Rerouting gave some relief

To test whether interference would decrease if we pluggen the i-Energy inverters into a socket with earth contact, we rolled out an extension cord to the kitchen, where there was an earth contact socket. That rerouting gave some relief, but the S-meter nevertheless remained hanging around S9. We then also grounded both inverters via the earth lip of the AP Systems inverter, but that also didn’t lower the interference.

Two options remained

I seemed to be dealing with a problem that could not be resolved easily. The two options that remained were:

Making better (new) grounding:
This meant that we had to lay a grounding cable from the roof for a long time, then through a ventilation grid under the floor to the house earth, in the hope that it was still acceptable. Or otherwise have a whole new earthing system made in the garden.

Replace inverters:
Replace the two i-Energy inverters with a non-disturbing inverter. The YC500i from AP Systems, which is under the other installation, is less disturbing. Only this is no longer made. Its successor, the YC600 from AP Systems, is reported on various forums that it produces quite some interference.

See if the inverters could be replaced

Because the first option is quite drastic and the result uncertain, I decided to see if the inverters could be replaced by another type that does not produce strong interference. I had the strong impression that the problem was literally in the inverters itself. Just poor quality by poor design or poor parts. Perhaps the reason that the Chinese manufacturer went bankrupt.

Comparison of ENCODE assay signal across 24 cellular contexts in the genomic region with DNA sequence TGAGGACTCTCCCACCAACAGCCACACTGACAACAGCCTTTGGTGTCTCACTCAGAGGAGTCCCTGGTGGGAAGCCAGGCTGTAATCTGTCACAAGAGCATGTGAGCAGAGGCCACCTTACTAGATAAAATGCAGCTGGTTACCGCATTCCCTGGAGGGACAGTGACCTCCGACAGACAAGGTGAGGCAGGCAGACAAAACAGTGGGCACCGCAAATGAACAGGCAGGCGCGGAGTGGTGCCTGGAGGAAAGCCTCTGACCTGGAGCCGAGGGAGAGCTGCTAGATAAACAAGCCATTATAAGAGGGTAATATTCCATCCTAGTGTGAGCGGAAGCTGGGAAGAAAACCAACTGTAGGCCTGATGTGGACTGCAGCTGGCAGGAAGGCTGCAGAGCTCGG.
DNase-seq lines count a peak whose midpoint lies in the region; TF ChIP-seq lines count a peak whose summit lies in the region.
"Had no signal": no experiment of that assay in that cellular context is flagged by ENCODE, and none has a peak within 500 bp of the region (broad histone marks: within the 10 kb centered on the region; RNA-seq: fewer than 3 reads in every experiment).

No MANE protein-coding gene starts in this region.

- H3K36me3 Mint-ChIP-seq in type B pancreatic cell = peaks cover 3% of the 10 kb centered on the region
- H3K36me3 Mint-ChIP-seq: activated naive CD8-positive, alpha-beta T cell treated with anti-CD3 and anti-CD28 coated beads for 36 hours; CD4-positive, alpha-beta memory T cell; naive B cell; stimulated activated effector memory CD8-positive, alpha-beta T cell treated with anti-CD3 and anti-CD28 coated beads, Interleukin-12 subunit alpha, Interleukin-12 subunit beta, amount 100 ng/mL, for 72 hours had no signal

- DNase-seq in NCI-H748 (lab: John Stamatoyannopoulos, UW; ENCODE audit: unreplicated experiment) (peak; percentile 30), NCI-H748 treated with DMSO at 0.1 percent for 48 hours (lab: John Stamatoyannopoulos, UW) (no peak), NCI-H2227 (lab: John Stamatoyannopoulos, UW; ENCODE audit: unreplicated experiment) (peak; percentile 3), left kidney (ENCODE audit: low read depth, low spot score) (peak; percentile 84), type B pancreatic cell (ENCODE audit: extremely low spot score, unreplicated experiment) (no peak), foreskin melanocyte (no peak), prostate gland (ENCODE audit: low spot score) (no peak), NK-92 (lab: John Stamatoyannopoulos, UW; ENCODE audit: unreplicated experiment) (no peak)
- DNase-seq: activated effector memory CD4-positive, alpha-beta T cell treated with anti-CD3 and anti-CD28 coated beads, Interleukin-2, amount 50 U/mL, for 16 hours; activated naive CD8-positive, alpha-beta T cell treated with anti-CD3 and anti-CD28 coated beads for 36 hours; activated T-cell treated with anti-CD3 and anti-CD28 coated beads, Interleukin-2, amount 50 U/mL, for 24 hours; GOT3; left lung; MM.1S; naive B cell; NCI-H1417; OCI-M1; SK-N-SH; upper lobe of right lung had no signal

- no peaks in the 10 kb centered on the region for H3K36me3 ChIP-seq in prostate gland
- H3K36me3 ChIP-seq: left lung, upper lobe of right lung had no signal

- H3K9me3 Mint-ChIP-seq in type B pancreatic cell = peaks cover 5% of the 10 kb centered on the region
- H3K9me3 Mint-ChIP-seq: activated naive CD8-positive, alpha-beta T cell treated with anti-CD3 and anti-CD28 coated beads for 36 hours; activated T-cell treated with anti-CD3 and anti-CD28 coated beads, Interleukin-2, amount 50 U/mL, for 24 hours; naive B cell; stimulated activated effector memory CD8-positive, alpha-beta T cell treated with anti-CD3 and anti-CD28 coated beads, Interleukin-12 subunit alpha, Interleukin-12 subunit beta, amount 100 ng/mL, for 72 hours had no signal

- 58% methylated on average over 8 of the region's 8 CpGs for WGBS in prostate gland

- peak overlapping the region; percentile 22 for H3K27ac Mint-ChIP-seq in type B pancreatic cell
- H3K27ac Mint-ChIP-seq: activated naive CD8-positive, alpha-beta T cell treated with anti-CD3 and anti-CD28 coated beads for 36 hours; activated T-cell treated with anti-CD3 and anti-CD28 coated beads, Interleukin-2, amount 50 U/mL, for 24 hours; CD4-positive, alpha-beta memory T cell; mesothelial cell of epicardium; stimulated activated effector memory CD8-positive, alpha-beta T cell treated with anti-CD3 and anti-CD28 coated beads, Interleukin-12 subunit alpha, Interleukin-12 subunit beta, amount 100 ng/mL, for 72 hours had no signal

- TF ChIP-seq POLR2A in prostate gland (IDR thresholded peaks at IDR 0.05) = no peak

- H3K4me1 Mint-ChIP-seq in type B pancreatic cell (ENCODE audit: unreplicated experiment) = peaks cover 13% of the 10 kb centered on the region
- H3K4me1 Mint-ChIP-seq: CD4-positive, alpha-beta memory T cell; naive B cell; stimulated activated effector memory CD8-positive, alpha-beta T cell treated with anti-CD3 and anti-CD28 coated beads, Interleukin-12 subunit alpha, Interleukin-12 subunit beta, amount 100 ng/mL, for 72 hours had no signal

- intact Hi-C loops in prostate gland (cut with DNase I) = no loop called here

Share the costs

The range of micro inverters is not large and the types out there are also reported to produce interference. Unfortunately, the only manufacturer with a good reputation among radio amateurs, German manufacturer SMA, no longer makes micro inverters. But then I found a webshop that still offers the YC500i for a dump price. I propose to the neighbor that we share the costs and he agrees.

Replacing the inverters

We replace the old inverters with the new ones. We ground the frame of both panels through the inverter earth lip. We twist the DC cables and I place a mains filter on the AC output. The AC cable goes to the shed where there is a socket with earth protection. We put the plugs back in the socket. There is an S6 on the meter.

QRM eliminator suddenly more effective

Of course I would rather have the S-meter needle not passing S1. But if you are realistic, that is simply not feasible in a dense populated area. The cacophony of rattling power supplies, crackling LED lamps and buzzing chargers simply cannot be controlled. But I still come a long way. Where my QRM eliminator was previously hardly effective on 15 and 10 meter band, it suddenly turned out to be a lot more effective. I was able to reduce the S5 interference could to almost S2.

An identical interference signal

My suspicion is that the QRM eliminator is now more effective, because there are now two sources (exact the same inverters) that produce an identical interference signal. The QRM eliminator is not nearly as effective with multiple interference sources, because the produced interference signals arrive at the receiving antenna with different phases. That makes it impossible to cancel them by shifting the phase.


It seems that there are not much micro inverters that make no interference. I do know there is a lot of junk on the market. After all, many people see a solar panel installation as an investment to make more money, rather than investment in sustainable energy. Then it’s likely they demand as cheap as possible products to have a quick return on their investment.

If you ever see a neighbor putting up a solar panel installation, you know that the chances of saying goodbye to your hobby and all your expensive equipment are big. So take action and help your neighbor choosing decent products and with a safe and interference free installation.